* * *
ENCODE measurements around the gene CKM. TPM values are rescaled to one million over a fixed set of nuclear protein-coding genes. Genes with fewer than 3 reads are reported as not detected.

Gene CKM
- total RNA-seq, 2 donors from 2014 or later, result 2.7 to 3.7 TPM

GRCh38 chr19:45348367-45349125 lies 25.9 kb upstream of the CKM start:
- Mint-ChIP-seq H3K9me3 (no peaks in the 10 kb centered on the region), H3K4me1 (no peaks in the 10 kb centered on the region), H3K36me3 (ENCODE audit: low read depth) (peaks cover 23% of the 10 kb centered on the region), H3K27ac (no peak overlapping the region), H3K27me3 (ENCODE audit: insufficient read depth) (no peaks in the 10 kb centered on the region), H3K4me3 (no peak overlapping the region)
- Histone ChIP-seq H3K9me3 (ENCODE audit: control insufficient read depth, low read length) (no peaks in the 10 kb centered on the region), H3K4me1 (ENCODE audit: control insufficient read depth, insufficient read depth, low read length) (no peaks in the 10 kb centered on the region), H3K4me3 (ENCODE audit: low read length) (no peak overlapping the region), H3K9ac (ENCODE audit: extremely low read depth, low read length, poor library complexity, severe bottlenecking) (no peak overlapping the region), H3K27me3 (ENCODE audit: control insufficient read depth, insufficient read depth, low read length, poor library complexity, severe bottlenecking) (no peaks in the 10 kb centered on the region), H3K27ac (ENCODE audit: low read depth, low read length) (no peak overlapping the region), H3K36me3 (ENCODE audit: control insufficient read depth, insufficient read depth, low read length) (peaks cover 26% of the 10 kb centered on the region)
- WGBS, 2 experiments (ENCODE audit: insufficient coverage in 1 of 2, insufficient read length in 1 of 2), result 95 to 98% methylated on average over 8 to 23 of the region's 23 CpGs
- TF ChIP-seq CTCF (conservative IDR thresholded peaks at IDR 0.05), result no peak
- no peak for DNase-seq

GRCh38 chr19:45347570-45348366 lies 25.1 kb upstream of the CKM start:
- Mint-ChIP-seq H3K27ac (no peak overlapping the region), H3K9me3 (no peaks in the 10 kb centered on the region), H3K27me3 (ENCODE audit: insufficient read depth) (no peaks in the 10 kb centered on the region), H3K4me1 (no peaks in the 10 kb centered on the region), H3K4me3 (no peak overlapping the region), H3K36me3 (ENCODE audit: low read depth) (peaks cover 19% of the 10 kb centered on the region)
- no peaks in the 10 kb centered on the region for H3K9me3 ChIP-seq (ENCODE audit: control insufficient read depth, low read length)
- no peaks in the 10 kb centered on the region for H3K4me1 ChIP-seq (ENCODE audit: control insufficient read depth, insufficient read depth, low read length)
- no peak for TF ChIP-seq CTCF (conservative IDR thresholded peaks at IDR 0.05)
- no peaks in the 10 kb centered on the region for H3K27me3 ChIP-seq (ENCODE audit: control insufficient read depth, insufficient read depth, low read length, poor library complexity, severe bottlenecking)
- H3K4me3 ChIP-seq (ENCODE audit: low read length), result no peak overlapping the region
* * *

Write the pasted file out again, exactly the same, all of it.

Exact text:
ENCODE measurements around the gene CKM. TPM values are rescaled to one million over a fixed set of nuclear protein-coding genes. Genes with fewer than 3 reads are reported as not detected.

Gene CKM
- total RNA-seq, 2 donors from 2014 or later, result 2.7 to 3.7 TPM

GRCh38 chr19:45348367-45349125 lies 25.9 kb upstream of the CKM start:
- Mint-ChIP-seq H3K9me3 (no peaks in the 10 kb centered on the region), H3K4me1 (no peaks in the 10 kb centered on the region), H3K36me3 (ENCODE audit: low read depth) (peaks cover 23% of the 10 kb centered on the region), H3K27ac (no peak overlapping the region), H3K27me3 (ENCODE audit: insufficient read depth) (no peaks in the 10 kb centered on the region), H3K4me3 (no peak overlapping the region)
- Histone ChIP-seq H3K9me3 (ENCODE audit: control insufficient read depth, low read length) (no peaks in the 10 kb centered on the region), H3K4me1 (ENCODE audit: control insufficient read depth, insufficient read depth, low read length) (no peaks in the 10 kb centered on the region), H3K4me3 (ENCODE audit: low read length) (no peak overlapping the region), H3K9ac (ENCODE audit: extremely low read depth, low read length, poor library complexity, severe bottlenecking) (no peak overlapping the region), H3K27me3 (ENCODE audit: control insufficient read depth, insufficient read depth, low read length, poor library complexity, severe bottlenecking) (no peaks in the 10 kb centered on the region), H3K27ac (ENCODE audit: low read depth, low read length) (no peak overlapping the region), H3K36me3 (ENCODE audit: control insufficient read depth, insufficient read depth, low read length) (peaks cover 26% of the 10 kb centered on the region)
- WGBS, 2 experiments (ENCODE audit: insufficient coverage in 1 of 2, insufficient read length in 1 of 2), result 95 to 98% methylated on average over 8 to 23 of the region's 23 CpGs
- TF ChIP-seq CTCF (conservative IDR thresholded peaks at IDR 0.05), result no peak
- no peak for DNase-seq

GRCh38 chr19:45347570-45348366 lies 25.1 kb upstream of the CKM start:
- Mint-ChIP-seq H3K27ac (no peak overlapping the region), H3K9me3 (no peaks in the 10 kb centered on the region), H3K27me3 (ENCODE audit: insufficient read depth) (no peaks in the 10 kb centered on the region), H3K4me1 (no peaks in the 10 kb centered on the region), H3K4me3 (no peak overlapping the region), H3K36me3 (ENCODE audit: low read depth) (peaks cover 19% of the 10 kb centered on the region)
- no peaks in the 10 kb centered on the region for H3K9me3 ChIP-seq (ENCODE audit: control insufficient read depth, low read length)
- no peaks in the 10 kb centered on the region for H3K4me1 ChIP-seq (ENCODE audit: control insufficient read depth, insufficient read depth, low read length)
- no peak for TF ChIP-seq CTCF (conservative IDR thresholded peaks at IDR 0.05)
- no peaks in the 10 kb centered on the region for H3K27me3 ChIP-seq (ENCODE audit: control insufficient read depth, insufficient read depth, low read length, poor library complexity, severe bottlenecking)
- H3K4me3 ChIP-seq (ENCODE audit: low read length), result no peak overlapping the region